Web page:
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Thyme (Thymus vulgaris)

What does thyme do to your skin?

Thymes (Thymus vulgaris), is an herb from the mint family and it is popularly used as a spice for cooking. Apart from that, the plant also has many other beneficial properties. It is believed to have anti-inflammatory, antimicrobial and antioxidant properties that can effectively assist in the treatment of everything from stomach upsets to skin irritations.
Thyme can be used fresh or dried, or it can be refined into a basic aromatherapy oil. Thyme is also sold in liquid or tablet form as a dietary supplement. There are thyme teas, mouthwashes, facial masks, and nasal sprays.

Skin benefits of thyme

Thyme essential oil is an uplifting oil that activates the senses, clears respiratory processes and stimulates sore skin. Thyme oil has antifungal and antiseptic properties. Thyme essential oil gives the skin a sterile surface to inhibit surface bacteria. Thyme essential oil also protects the skin by stimulating circulation and soothing the skin. Dry skin leads to itching, feelings of tightness and acne symptoms. The antiseptic toning here calms immensely. The aged and stressed skin is pepped up again and one realizes small tissue repairs.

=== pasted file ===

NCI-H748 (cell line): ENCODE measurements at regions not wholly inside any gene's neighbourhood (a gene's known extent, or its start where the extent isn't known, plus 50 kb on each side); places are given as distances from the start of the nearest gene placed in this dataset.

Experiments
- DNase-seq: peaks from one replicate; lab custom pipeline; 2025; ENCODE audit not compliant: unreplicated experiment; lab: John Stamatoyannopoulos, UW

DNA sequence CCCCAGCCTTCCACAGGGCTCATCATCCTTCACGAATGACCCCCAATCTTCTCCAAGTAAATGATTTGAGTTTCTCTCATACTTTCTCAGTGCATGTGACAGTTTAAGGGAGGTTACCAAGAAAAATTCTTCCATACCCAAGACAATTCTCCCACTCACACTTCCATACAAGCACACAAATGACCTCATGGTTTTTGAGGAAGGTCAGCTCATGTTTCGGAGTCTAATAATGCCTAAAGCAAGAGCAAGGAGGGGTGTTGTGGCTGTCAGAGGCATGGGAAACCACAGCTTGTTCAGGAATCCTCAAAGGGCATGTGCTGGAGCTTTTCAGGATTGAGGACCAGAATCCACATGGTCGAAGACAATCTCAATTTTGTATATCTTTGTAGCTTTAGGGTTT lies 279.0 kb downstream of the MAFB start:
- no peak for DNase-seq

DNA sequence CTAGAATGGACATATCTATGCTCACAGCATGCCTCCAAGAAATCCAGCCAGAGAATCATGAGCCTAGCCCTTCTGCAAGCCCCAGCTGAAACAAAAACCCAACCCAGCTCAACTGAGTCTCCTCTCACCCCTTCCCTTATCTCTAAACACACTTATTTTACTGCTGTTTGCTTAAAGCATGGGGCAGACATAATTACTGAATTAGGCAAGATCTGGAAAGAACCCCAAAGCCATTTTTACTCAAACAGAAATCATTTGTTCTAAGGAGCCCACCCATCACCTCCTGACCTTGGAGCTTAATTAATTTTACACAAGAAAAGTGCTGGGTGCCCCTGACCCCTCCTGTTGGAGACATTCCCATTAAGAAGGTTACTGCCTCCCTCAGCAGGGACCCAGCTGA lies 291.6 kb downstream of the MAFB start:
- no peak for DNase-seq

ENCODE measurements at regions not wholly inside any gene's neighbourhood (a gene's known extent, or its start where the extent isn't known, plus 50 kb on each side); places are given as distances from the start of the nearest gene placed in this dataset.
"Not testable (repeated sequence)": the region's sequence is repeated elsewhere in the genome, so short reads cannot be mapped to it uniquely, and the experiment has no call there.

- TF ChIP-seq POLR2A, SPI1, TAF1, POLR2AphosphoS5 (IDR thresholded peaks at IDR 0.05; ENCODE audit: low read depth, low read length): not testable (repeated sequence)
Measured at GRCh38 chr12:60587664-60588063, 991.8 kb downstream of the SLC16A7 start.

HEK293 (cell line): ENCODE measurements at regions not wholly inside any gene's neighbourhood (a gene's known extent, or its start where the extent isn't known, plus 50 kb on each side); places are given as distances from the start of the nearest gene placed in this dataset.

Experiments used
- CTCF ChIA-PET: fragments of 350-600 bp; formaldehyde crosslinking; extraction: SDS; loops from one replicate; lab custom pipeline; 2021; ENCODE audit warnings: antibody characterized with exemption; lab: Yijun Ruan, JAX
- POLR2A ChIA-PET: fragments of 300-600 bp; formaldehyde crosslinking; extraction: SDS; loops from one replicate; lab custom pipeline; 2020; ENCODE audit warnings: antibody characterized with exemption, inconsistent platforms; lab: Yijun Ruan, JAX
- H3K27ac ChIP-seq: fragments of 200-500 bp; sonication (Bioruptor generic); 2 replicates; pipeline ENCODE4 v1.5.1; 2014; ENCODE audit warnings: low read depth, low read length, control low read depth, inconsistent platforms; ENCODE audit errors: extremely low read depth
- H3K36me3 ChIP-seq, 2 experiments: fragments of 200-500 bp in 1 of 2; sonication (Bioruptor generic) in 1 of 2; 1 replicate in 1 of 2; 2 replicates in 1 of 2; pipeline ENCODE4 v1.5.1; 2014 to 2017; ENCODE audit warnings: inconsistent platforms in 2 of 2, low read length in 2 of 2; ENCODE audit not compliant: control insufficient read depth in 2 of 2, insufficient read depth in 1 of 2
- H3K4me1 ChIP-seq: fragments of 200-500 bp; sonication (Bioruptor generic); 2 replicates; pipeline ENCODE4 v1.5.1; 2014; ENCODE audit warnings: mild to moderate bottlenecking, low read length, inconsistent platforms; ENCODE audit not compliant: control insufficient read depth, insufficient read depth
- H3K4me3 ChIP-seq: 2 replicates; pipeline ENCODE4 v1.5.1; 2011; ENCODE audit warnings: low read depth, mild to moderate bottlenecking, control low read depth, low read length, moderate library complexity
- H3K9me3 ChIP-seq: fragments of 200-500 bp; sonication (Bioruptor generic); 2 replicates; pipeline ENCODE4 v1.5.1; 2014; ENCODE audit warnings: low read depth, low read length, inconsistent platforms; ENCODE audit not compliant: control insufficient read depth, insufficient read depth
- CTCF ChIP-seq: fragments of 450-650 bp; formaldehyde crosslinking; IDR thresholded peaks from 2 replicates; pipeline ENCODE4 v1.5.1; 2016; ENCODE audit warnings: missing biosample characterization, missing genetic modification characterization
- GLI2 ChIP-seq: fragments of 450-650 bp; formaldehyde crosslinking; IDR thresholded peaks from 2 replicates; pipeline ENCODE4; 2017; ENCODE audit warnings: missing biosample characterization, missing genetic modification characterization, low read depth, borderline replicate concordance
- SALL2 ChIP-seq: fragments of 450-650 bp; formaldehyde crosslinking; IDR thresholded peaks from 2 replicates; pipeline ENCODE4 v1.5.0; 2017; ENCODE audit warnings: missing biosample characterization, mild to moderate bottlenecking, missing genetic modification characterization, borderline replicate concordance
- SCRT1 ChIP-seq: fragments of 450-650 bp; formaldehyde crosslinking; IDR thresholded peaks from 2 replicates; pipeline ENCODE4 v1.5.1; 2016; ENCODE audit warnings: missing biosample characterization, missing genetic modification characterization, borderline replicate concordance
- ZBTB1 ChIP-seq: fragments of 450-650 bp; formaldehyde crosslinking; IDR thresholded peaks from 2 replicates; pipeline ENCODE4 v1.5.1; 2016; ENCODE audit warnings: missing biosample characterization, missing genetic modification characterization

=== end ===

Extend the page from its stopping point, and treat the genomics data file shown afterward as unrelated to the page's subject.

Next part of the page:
.The thyme oil is said to promote better blood circulation in the skin that is very beneficial to skin care. So it helps the overall skin health.
With the amazing potential of thyme oil, blood circulation is improved, scar tissue from acne or other skin lesions begin to close up slowly disappear. Like many other essential oils, thyme oil has anti-inflammatory, antibacterial and relaxing effects. Thyme oil is a skin tonic that is used for skin immunity and tissue strengthening. These properties improve the overall well-being of the skin by treating certain problems, including acne, while preventing hyperpigmentation after inflammation.

Health benefits of thyme

Thymes can be taken by mouth, applied to the skin, gargled, or inhaled for health purposes in the alternative handling. The plant produces compounds such as thymol (a plant phenol specific to thyme), which is believed to regulate or neutralize some bacterial, viral, fungal and parasitic problems.
Many therapies are sought with thyme.
Thyme is also known to increase appetite, suppress inflammation, promote immune function and repel insects.

Side effects of thyme

Excessive consumption of thyme can cause stomach upset, cramps, headaches and dizziness. Compared to other essential oils, thyme oil can also be taken orally, but in small amounts. Since the oil is condensed, the known side effects may be increased. Hypotension, an excessive drop in blood pressure, may occur with excessive use of thyme oil.
Thyme oil allergy is also common, especially in people who are allergic to plants in the mint family (including oregano, lavender, and sage). The allergy may manifest with diarrhea, nausea, and vomiting if ingested. Allergic contact dermatitis may also occur.


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